Background: Past catheter-based and focused ultrasound renal denervation studies have indicated that procedure efficacy is related to the number of ablations performed or the amount of energy used for the ablation. This study extends those prior results and investigates energy level effects on the efficacy of MR guided focused ultrasound renal denervation performed in a porcine model. Methods: Twenty-four normotensive pigs underwent unilateral denervation at three intensity levels. The applied intensity level was retrospectively de-rated to account for variability in animal size. Efficacy was assessed through evaluating the norepinephrine present in the kidney medulla and through histological analysis. The treatment was performed under MRI guidance including pre- and post-procedure T1-weighted and quantitative T1 and T2 imaging. During treatment, the temperature in the near field of the ultrasound beam was monitored in real time with MR temperature imaging. Energy delivery in the regions surrounding the renal artery was independently confirmed through an invasive fiberoptic temperature probe placed in the right renal artery. Results: Animals that underwent denervation at a de-rated acoustic intensity of greater than 1.2 kW/cm2 had a significantly lower norepinephrine concentration in the kidney indicating successful denervation. Images obtained during the treatment indicated no tissue changes in the kidneys as a function of the procedure but there were significant T1 changes present in the right lumbar muscles, although only one animal had indication of muscle damage at the time of necropsy. Conclusions: While MR guided focused ultrasound renal denervation was found to be safe and effective in this normotensive animal model, the results indicated the need to incorporate patient-specific details in the treatment planning of MRgFUS renal denervation procedure.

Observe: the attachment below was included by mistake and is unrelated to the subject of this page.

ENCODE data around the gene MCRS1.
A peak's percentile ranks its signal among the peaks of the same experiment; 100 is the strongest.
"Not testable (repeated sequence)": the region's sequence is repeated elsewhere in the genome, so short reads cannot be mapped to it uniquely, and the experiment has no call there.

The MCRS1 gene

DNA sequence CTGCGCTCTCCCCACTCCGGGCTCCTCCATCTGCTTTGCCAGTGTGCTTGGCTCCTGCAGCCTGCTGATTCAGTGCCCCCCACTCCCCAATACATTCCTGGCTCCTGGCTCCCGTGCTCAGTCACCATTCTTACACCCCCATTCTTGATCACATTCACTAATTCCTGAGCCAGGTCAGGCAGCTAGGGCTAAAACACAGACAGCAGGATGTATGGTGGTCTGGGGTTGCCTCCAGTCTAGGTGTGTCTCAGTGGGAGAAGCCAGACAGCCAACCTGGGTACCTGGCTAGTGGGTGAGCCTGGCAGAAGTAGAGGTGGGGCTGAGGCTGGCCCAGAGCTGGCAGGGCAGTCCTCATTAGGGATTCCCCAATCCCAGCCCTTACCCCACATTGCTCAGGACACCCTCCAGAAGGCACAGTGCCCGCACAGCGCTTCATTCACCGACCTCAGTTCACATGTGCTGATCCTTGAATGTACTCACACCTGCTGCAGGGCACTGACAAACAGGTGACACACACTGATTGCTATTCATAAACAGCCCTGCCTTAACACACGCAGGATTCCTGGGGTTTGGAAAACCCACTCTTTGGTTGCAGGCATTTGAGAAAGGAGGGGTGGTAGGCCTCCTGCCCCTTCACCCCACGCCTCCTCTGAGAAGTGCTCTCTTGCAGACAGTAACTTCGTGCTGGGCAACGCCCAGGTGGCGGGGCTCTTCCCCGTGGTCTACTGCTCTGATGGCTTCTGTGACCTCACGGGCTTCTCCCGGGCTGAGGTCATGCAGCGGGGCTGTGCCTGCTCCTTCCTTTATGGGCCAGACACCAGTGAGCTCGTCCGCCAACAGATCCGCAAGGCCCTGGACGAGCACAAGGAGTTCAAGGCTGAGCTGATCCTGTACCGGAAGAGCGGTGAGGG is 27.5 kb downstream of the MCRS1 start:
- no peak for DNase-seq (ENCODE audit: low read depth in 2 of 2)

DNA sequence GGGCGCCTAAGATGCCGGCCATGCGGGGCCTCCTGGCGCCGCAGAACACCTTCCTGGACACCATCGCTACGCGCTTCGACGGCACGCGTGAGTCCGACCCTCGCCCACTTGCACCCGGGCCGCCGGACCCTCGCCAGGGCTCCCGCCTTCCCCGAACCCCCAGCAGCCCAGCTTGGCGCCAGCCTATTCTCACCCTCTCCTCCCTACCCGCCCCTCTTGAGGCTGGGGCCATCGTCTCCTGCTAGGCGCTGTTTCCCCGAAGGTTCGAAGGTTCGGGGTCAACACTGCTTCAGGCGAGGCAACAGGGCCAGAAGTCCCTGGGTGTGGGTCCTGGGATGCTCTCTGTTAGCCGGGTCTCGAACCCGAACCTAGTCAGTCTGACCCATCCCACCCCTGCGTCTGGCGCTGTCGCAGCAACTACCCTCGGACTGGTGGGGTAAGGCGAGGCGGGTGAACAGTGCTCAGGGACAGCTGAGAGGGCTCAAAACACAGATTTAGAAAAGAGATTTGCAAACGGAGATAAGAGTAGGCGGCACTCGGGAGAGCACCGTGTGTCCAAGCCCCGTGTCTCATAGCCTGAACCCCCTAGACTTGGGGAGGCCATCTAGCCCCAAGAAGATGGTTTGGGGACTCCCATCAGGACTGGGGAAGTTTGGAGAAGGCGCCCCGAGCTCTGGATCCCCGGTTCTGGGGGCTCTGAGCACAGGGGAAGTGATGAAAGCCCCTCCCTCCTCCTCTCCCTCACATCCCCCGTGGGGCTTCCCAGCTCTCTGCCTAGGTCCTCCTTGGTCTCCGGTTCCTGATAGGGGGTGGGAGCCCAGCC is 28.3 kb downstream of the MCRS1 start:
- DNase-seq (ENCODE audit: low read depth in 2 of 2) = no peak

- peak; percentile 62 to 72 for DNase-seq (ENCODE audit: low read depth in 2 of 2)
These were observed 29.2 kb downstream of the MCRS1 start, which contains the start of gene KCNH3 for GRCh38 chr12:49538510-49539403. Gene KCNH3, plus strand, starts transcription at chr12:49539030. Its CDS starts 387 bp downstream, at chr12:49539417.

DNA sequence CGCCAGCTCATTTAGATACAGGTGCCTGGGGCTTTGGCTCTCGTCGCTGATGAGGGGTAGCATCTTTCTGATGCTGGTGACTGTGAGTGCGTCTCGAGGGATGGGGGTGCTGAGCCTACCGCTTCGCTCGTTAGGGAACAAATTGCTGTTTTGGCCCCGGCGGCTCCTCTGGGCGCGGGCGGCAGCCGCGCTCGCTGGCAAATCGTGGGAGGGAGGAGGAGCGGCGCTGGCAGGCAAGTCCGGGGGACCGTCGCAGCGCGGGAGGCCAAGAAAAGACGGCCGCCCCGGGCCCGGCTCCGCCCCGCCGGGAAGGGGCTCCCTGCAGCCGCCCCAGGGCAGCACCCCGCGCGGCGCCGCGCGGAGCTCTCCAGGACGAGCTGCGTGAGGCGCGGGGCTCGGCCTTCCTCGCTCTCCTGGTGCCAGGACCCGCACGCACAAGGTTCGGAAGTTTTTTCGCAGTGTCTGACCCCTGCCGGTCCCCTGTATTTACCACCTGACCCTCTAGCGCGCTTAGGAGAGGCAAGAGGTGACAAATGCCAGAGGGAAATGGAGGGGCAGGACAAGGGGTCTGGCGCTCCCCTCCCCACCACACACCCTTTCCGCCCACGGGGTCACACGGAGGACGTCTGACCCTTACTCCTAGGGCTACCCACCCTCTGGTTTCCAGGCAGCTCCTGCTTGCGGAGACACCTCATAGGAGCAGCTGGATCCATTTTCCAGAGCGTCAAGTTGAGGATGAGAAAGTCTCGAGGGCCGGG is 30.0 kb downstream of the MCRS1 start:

- Focused ultrasound
- High intensity focused ultrasound
- Renal denervation
ASJC Scopus subject areas
- Radiology Nuclear Medicine and imaging